Guest Post: 5 Brutally Honest Tips for Closing a Fortune 500

December 15, 2016 - 7 minutes read

So you have decided that you want to fish in the biggest of all ponds – 12 Trillion in revenues and 840 Billion in profits mean this is a popular market segment that many tech companies aspire to service, but closing a Fortune 500 requires more than just carefully planning a sales campaign that focuses on value for those potential customers.

In the typical setting for smaller sales, we often craft our sales pitch around our product benefits, the target audience and the industry on the whole.

However, the truth is that the best product in the world doesn’t necessarily help convince your prospects in Fortune 500s. You will often encounter prospects that have their own agenda. They might need a new solution to look good in front of their bosses. They might want to show numbers just to hit an internal quota. They might even want to use your solution to gain an advantage over another colleague in career progression. Put your ego aside and come to terms with the fact that some prospects might not even care about your product. They’re only doing this for their own personal benefit.

These situations are very real and it is up to us to understand that Fortune 500 sales require much more than what we can analyze on paper.

So here are 5 honest tips for closing big companies based on my personal experience.

Tip #1
Always focus on the people, not the deal. Tempting as it is to project a potential solution early in the relationship, this limits the potential for both parties. Whilst the time investment is significant, you also want a significant deal. Invest that time. While working at Cisco it wasn’t uncommon for us to invest 18-24+ months in an account before we took the relationship to a consistent seven figure a year return.
As mentioned before, we have to know the customer to know why they’re doing this. And the best way is to first know them as people, not customers.
Tip #2
Understand the market drivers affecting your target, and thoroughly research them at every level. Once you understand what the driving forces are within an organization, you can start to map your stakeholders. Investments are always linked to an initiative so know what these initiatives are and who owns them.  
A major UK newspaper which was a customer of mine for networking infrastructure requested a Datacentre refresh proposal from their incumbent channel partner. They eventually were displaced by a smaller partner who had mapped the editors and creative staff and understood that a vastly different architecture was required to support their shift away from print to digital.
Tip #3
Map your stakeholders clearly. As stated before, initiatives have users, owners and someone who is footing the bill. This is about understanding the political landscape within a customer’s organization. Gain allies within the company that will help your sales process.
Early in my career I was sidestepped by the CFO of a hedge fund customer I was selling to, he called my boss at 4pm on the last day of the Quarter; accepting our offer if it came with a 50% discount. This was an expensive lesson in properly mapping my organizations short term goals with a savvy buyer.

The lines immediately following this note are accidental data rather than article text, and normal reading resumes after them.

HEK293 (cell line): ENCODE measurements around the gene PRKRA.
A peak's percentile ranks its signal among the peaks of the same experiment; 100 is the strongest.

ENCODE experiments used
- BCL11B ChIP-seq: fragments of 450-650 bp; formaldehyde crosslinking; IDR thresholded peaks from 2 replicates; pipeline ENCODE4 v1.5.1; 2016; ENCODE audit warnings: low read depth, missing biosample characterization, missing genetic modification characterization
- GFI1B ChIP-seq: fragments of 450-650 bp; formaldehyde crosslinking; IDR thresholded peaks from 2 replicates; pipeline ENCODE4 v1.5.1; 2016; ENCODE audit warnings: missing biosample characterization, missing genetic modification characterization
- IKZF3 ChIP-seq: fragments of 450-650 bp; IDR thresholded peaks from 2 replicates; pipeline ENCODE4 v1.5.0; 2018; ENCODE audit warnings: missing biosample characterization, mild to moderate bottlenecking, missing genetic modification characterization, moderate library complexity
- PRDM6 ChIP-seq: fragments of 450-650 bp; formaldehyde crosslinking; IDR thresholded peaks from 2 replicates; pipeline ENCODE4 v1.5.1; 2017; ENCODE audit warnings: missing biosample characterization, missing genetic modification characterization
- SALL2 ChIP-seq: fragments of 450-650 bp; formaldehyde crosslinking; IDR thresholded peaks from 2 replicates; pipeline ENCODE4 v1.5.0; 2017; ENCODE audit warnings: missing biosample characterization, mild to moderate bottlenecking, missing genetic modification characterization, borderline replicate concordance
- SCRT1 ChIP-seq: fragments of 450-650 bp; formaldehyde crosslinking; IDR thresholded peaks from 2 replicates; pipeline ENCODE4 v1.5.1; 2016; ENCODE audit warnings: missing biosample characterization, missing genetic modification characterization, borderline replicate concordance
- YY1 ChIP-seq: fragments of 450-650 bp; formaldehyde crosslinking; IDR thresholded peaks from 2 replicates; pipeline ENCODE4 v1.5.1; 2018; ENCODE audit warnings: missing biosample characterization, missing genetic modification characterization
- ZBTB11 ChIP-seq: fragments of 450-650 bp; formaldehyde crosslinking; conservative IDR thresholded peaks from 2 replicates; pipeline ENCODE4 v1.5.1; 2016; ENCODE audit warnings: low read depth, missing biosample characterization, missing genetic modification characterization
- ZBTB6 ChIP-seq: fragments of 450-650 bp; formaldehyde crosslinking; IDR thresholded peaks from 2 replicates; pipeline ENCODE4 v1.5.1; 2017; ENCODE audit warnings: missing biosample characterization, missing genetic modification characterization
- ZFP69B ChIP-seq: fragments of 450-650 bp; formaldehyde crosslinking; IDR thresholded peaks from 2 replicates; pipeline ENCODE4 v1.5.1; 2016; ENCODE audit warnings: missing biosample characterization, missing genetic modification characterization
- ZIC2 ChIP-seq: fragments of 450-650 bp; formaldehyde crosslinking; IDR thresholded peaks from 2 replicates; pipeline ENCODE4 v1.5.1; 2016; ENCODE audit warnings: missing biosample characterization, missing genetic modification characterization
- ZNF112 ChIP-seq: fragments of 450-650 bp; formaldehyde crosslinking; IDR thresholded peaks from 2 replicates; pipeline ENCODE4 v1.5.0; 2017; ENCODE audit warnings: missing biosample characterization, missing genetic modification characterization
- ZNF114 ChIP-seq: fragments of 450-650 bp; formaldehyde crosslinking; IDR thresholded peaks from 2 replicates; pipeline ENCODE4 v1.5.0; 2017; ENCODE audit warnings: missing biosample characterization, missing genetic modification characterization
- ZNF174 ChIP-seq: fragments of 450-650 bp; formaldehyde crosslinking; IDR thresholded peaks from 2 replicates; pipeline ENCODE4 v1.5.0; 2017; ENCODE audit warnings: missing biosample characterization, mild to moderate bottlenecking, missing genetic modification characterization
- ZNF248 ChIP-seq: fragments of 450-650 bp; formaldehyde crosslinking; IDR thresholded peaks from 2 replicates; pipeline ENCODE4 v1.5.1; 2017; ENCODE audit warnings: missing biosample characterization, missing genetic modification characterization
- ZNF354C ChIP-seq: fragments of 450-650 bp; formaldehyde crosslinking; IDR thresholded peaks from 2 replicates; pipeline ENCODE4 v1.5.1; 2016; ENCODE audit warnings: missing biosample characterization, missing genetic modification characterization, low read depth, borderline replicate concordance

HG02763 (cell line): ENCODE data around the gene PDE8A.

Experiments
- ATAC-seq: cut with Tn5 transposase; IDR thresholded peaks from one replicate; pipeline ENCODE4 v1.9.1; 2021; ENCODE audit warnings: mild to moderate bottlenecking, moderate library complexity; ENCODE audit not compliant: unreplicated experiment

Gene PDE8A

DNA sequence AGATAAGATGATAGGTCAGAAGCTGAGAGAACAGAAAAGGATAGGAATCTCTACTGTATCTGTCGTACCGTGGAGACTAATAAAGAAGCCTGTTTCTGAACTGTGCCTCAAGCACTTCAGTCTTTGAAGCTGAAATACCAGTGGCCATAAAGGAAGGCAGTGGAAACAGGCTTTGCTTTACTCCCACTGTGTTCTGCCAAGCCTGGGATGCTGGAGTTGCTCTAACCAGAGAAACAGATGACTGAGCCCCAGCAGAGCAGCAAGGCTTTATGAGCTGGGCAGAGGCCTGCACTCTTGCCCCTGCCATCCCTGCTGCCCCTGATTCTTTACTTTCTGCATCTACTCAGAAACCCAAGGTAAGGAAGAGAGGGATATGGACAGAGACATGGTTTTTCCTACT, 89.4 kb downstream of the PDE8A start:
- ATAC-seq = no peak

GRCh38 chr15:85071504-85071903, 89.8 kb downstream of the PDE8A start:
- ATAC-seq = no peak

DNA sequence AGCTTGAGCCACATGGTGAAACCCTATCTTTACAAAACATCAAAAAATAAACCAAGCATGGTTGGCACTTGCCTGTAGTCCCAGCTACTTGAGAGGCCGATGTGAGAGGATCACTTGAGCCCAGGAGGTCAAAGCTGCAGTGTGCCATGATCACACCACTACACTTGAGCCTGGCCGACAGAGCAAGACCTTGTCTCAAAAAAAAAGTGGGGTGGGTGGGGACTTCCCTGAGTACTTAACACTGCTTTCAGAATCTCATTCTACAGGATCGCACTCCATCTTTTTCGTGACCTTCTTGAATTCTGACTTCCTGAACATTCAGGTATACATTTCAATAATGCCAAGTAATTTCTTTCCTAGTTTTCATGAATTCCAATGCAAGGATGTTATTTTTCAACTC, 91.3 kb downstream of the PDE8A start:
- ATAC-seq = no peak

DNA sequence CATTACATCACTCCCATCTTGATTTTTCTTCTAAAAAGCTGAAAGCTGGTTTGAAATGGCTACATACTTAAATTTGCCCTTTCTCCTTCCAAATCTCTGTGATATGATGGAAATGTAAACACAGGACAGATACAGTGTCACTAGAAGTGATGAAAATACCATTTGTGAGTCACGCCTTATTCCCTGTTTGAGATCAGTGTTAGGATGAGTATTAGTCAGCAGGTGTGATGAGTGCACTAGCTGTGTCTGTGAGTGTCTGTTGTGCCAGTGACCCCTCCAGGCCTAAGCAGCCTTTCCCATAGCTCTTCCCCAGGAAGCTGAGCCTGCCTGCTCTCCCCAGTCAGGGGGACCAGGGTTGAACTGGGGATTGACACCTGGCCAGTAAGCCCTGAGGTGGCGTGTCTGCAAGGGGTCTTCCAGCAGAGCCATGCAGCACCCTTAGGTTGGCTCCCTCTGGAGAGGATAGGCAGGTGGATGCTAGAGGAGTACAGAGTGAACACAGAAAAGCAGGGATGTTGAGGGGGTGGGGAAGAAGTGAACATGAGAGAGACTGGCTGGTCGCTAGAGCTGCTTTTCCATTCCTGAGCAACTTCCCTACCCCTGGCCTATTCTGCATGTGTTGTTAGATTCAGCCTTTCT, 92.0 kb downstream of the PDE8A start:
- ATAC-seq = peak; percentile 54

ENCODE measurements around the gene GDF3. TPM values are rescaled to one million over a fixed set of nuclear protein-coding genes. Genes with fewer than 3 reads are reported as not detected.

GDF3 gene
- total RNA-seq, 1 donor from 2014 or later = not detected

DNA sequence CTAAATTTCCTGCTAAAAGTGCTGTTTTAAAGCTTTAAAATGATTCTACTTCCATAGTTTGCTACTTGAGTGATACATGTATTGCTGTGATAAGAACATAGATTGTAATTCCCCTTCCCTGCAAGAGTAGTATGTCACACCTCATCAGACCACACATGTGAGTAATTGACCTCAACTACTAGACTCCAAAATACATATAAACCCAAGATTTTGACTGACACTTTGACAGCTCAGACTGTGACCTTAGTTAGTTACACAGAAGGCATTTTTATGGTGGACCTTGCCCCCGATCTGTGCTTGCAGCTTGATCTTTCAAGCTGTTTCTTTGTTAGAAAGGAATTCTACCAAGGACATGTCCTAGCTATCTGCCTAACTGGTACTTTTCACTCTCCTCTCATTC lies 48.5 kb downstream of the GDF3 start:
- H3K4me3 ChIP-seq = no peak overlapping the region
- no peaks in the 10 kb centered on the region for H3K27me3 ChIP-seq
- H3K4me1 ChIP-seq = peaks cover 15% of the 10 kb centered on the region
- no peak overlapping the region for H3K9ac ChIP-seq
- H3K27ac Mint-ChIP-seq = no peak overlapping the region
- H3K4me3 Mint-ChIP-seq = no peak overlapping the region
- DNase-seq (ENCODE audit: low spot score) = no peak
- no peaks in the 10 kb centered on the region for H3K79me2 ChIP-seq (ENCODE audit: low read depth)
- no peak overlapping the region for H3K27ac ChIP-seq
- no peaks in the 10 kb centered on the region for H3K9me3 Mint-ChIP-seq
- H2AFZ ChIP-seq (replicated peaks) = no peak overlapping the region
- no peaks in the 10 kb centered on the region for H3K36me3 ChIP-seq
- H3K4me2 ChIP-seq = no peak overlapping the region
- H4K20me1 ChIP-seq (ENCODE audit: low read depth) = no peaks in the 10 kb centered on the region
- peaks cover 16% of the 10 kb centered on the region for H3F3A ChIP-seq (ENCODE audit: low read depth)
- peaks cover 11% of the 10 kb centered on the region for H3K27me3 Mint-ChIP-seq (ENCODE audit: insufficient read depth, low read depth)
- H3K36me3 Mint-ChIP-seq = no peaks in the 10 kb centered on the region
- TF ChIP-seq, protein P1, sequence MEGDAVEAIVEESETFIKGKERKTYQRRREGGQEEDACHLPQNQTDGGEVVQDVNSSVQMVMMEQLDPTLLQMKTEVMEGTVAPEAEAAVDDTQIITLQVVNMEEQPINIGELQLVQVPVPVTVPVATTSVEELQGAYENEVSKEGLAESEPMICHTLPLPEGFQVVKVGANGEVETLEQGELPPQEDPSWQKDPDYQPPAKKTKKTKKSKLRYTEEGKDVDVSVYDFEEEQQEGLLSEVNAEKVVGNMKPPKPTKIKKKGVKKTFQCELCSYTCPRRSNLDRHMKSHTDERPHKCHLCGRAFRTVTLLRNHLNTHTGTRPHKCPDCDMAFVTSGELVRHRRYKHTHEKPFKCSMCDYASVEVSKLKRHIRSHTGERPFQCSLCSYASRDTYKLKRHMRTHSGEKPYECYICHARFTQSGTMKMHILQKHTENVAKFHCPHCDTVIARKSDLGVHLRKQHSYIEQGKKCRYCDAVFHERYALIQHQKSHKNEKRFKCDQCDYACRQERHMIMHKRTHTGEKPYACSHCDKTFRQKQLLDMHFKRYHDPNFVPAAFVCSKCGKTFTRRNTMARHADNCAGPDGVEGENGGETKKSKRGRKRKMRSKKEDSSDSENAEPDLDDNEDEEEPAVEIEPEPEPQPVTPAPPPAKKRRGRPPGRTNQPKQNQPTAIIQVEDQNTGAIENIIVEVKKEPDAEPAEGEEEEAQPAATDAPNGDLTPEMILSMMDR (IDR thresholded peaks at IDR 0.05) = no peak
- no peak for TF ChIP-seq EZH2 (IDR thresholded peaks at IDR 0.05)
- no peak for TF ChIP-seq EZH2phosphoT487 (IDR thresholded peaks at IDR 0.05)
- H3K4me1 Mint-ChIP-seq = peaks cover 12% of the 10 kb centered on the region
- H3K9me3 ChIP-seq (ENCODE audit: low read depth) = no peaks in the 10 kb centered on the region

Tip #4
Focus on helping the customer. There are many ways you can do this. One of the least used and most effective is to introduce them to their peers from another organization, someone that has been an existing customer and has been through a similar situation.
Generally, these customers are willing to attend a social event. It’s pretty common for us technology sales professionals to host a CIO panel discussion where they are interviewed as an expert in their field. The benefit is clear for all involved, especially prospects you want to expose to true industry insights and of course if well managed your company begins to be seen as a thought leader.
Tip #5
Understand how your solution either saves cost or makes money for your target.Make a detailed proposal for your target. Ultimately, investments are rarely made for any other reason.
So by now, if you had been paying attention to the individual stakeholders and their agendas, you’d have won over a number of allies from within the company. However, for them to convince all other departments and decision makers involved, you’d still need your product to deliver real value. This gives your internal allies the ammunition they need to push you across the finish line.
After all, at the end of your sale, you still want your product to really make a difference and over deliver on your promises. The best way to do that is to have everyone involved on board and working together.

For startups operating in the financial/insurance space, there’s now an easy opportunity to sell directly to a Fortune 500. MetLife has launched an initiative that aims to purchase innovative tech products from startups.

Dubbed “Collab”, this special team within MetLife will be your ally and help you set up meetings and sell to the various internal stakeholders.

Find out more at the Collab website.

 


Dan Mountstephen

 

Guest Writer

Dan Mountstephen

Managing Director and Head of Business Development ASEAN at Unify (Enterprise communications software company servicing ~75% of the Fortune 500). The ASEAN Region of Unify is one of the fastest growing regions worldwide for this €1.2 billion per year business.